A stratified ejecta block around an unnamed fresh crater on the far side of the Moon, NAC frame M110757216R (127.61°E, 13.13°N). Incidence angle is 24°, scale is 0.58 meters/pixel.
|Click on image for larger version|
|Another large section of ejecta 80 meters long from the same crater and NAC frame also appears to have layers (left side of image)|
An unnamed, young Copernican crater (about 8.6 km in diameter) northeast of crater Meshcherskiy, has a diverse collection of impact ejecta features. In today's featured image we see evidence for stratified materials in the ejecta blanket of the crater. This particular block, about 170 meters across (approximately two football fields long), might have formed through the impact process, or perhaps the stratified layers are consolidated (compressed) regolith. During an impact, material is thrown out of the crater cavity in sheets of material called ejecta. With the right conditions, the sheets of ejecta could form the layers of the block seen here. It is also possible that the layered material existed before the impact. The simplest explanation is that the layers we see here are actually linear stress fractures in a continuous block, due to the strength properties of the rock.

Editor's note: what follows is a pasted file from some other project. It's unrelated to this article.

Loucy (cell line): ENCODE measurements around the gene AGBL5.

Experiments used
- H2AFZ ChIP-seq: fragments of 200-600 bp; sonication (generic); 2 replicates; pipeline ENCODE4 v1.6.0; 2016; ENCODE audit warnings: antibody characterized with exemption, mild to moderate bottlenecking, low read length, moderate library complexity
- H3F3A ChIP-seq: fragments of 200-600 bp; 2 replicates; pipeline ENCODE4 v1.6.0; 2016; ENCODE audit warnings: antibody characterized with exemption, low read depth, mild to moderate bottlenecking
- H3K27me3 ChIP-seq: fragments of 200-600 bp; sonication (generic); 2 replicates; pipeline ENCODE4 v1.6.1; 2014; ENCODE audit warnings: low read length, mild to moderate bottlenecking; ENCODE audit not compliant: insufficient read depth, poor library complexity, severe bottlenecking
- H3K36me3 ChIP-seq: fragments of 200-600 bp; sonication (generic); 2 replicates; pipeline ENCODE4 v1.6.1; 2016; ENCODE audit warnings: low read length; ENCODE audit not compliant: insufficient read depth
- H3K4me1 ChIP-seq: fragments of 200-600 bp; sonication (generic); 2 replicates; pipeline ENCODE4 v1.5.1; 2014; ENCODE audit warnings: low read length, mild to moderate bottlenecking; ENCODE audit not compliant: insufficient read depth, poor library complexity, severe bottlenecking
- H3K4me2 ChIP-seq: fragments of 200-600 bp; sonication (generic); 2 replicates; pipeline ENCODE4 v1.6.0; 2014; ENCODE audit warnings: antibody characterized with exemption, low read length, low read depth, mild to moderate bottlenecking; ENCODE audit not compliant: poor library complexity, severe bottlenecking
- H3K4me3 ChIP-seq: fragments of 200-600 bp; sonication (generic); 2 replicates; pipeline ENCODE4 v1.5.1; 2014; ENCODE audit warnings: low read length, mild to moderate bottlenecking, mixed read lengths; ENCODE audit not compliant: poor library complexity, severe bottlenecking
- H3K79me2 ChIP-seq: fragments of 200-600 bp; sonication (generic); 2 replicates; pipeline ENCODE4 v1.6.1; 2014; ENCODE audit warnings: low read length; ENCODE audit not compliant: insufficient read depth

NASA's Goddard Space Flight Center built and manages the mission for the Exploration Systems Mission Directorate at NASA Headquarters in Washington. The Lunar Reconnaissance Orbiter Camera was designed to acquire data for landing site certification and to conduct polar illumination studies and global mapping. Operated by Arizona State University, LROC consists of a pair of narrow-angle cameras (NAC) and a single wide-angle camera (WAC). The mission is expected to return over 70 terabytes of image data.